ALEC claims it’s not a “working document” anymore, and it doesn’t much want to talk about it anyway, but the release by Common Cause (via HuffPost) of a Q&A the American Legislative Exchange Council (ALEC) seems to have been recently sending to its state legislative members is pretty amusing. Here’s Dan Froomkin:

When the American Legislative Exchange Council (ALEC) first started facing public scrutiny about its extraordinary ability to turn “model bills” written by corporate lobbyists into state law, the secretive group sent out a list of talking points to its members, telling them what to do when faced with questions about the role of the group’s corporate sponsors.

The guidance, in a nutshell: Change the subject….

The model answers provided by ALEC have the consistent theme of attempting to obscure the influence of its corporate members and to shift emphasis onto the role of legislators, whose dues comprise only 2 percent of the group’s budget, according to an analysis by the Center for Media and Democracy.

So you’ve got an organization whose entire M.O. is to get lobbyist-drafted cookie-cutter legislation into the hands of eager, understaffed conservative state legislators who, lo and behold, have been introducing identical bills and getting a lot of them enacted (particularly after the 2010 wave election). Once unfriendlies finally took notice of the whole game, ALEC sent out cookie-cutter instructions to the same legislators on how to deal with questions about all the cookie-cutting. Remarkable.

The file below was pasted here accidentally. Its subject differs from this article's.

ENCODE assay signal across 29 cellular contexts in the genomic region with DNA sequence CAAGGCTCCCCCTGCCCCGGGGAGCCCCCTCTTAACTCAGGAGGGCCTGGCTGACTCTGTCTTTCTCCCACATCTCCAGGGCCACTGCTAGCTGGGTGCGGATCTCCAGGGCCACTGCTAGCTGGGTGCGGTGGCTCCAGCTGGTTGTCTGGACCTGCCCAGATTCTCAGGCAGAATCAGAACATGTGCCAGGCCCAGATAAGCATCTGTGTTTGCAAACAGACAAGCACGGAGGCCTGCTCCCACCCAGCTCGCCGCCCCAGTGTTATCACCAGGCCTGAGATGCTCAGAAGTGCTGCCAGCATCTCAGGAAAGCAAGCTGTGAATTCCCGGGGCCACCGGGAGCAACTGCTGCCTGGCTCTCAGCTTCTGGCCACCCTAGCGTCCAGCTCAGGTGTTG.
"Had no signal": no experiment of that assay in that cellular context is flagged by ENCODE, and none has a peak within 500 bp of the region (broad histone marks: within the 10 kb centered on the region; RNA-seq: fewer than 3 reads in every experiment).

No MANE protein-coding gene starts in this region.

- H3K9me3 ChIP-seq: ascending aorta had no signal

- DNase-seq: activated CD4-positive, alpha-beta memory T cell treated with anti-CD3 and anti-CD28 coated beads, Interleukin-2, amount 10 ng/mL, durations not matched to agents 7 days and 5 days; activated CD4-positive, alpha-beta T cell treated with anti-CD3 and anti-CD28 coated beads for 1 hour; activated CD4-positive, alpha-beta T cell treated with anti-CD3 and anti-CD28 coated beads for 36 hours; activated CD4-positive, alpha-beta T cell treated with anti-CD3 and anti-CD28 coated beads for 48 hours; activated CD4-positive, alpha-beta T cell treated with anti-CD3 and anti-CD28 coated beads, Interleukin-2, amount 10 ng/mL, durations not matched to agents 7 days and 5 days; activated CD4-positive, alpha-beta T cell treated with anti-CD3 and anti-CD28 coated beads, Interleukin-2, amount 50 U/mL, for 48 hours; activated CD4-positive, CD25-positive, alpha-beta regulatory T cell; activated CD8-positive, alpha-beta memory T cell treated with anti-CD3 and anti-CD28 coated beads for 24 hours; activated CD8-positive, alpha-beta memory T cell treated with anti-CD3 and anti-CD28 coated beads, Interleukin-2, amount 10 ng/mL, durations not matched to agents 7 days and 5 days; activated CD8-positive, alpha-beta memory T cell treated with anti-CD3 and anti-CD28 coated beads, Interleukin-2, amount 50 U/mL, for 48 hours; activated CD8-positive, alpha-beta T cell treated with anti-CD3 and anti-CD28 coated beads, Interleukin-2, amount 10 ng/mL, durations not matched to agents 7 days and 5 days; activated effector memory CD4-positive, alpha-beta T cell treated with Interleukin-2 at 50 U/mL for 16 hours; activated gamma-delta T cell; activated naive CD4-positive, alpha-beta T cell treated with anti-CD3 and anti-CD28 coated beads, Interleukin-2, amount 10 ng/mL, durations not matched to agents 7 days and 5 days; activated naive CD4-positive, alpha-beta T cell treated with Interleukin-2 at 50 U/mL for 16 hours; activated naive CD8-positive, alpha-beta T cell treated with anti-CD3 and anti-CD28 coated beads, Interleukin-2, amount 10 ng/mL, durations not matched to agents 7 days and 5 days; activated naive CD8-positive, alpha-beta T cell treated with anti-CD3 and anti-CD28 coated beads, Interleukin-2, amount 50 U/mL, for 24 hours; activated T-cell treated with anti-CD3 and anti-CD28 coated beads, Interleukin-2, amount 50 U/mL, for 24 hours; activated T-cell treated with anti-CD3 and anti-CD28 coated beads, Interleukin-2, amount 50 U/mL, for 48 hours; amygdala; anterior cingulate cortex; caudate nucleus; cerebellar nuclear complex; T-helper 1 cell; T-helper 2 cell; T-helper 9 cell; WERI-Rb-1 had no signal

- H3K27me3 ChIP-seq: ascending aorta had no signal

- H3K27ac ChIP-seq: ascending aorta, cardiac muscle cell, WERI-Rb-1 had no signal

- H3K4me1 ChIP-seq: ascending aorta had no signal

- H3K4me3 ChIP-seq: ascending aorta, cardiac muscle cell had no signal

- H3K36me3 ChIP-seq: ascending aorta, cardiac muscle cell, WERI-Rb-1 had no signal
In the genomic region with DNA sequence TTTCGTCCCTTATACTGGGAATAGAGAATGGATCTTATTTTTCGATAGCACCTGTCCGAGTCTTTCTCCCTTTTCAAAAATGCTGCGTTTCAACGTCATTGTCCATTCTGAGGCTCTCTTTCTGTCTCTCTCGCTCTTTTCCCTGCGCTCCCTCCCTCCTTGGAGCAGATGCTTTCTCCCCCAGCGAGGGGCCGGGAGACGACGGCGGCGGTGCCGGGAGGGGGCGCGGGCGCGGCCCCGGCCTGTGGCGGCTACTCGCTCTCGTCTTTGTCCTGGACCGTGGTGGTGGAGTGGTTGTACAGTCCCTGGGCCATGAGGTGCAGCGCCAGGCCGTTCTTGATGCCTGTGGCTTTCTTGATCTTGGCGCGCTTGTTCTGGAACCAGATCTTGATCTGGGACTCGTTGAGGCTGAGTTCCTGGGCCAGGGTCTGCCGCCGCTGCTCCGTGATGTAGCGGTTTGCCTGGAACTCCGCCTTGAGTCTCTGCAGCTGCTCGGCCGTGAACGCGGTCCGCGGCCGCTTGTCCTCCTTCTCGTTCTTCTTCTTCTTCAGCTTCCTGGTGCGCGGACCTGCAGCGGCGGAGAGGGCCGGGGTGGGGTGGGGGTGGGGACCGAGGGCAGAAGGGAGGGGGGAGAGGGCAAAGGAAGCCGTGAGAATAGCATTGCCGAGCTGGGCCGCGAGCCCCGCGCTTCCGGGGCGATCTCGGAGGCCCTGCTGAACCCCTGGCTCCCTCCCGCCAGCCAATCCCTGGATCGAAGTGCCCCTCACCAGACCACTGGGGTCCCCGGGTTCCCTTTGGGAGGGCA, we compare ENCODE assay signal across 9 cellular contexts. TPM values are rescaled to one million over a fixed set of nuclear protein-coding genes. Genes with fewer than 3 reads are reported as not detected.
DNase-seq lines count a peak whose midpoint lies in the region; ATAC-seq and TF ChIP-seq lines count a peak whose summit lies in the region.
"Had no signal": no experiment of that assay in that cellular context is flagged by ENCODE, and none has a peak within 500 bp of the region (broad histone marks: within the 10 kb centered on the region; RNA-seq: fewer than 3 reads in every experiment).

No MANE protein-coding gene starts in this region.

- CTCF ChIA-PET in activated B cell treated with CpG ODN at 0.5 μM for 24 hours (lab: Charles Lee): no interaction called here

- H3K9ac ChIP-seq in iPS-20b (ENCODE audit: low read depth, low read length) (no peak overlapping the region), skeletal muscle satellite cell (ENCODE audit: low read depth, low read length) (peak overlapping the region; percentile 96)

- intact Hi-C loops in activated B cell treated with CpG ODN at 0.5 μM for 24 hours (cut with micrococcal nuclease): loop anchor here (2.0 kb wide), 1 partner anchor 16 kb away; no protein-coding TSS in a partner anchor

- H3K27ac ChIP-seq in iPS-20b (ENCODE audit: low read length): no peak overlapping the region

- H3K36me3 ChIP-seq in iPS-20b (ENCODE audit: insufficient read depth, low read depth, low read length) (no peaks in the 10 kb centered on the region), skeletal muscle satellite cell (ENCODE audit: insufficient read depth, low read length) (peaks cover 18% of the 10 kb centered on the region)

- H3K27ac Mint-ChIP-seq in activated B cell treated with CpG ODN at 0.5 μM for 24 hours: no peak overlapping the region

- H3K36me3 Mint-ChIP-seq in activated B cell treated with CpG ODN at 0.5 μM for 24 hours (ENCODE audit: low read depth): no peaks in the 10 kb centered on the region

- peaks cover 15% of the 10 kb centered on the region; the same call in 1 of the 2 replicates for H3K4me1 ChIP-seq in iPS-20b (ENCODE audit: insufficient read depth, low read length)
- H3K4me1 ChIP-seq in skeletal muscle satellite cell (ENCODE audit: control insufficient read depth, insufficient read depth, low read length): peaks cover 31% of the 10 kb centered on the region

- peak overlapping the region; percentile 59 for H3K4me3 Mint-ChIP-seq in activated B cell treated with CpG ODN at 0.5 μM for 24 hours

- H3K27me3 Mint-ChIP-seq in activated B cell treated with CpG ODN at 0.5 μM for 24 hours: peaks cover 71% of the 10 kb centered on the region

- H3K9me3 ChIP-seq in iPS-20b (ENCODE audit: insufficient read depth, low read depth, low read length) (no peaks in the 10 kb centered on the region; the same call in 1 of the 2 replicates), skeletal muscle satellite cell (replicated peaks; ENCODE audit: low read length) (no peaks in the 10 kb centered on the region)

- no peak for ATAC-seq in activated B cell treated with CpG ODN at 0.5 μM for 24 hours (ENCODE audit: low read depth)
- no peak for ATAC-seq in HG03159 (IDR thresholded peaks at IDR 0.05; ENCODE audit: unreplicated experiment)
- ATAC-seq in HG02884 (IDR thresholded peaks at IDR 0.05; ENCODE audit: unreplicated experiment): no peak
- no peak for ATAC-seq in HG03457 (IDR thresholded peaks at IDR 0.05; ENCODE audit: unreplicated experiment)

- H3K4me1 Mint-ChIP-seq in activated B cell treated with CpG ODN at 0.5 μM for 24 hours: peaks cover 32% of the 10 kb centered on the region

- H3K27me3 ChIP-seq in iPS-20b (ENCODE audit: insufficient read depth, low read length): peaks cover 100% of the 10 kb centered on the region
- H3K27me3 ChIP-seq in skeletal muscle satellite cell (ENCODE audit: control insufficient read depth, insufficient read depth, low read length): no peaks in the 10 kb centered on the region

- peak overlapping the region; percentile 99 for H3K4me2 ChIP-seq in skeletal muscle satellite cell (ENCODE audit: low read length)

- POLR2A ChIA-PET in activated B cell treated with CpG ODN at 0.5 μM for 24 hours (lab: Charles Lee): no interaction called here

Most of ALEC’s damage is already done; the model bills, moreover, are all still out there circulating. Some, like the truly diabolocal Taxpayers’ Bill of Rights (TABOR) have gone viral. I’m convinced that if the world’s population was wiped out leaving three people to start all over with a new government, one would have a copy of TABOR. It’s that ubiquitous.

So if I were running ALEC, I’d shut it down, regroup, and start all over with a new name and a slightly revised scam. If ALEC’s own experience is any indicator, it’ll take progressives five years to catch onto it, and the MSM another ten.

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Ed Kilgore is a political columnist for New York and managing editor at the Democratic Strategist website. He was a contributing writer at the Washington Monthly from January 2012 until November 2015, and was the principal contributor to the Political Animal blog.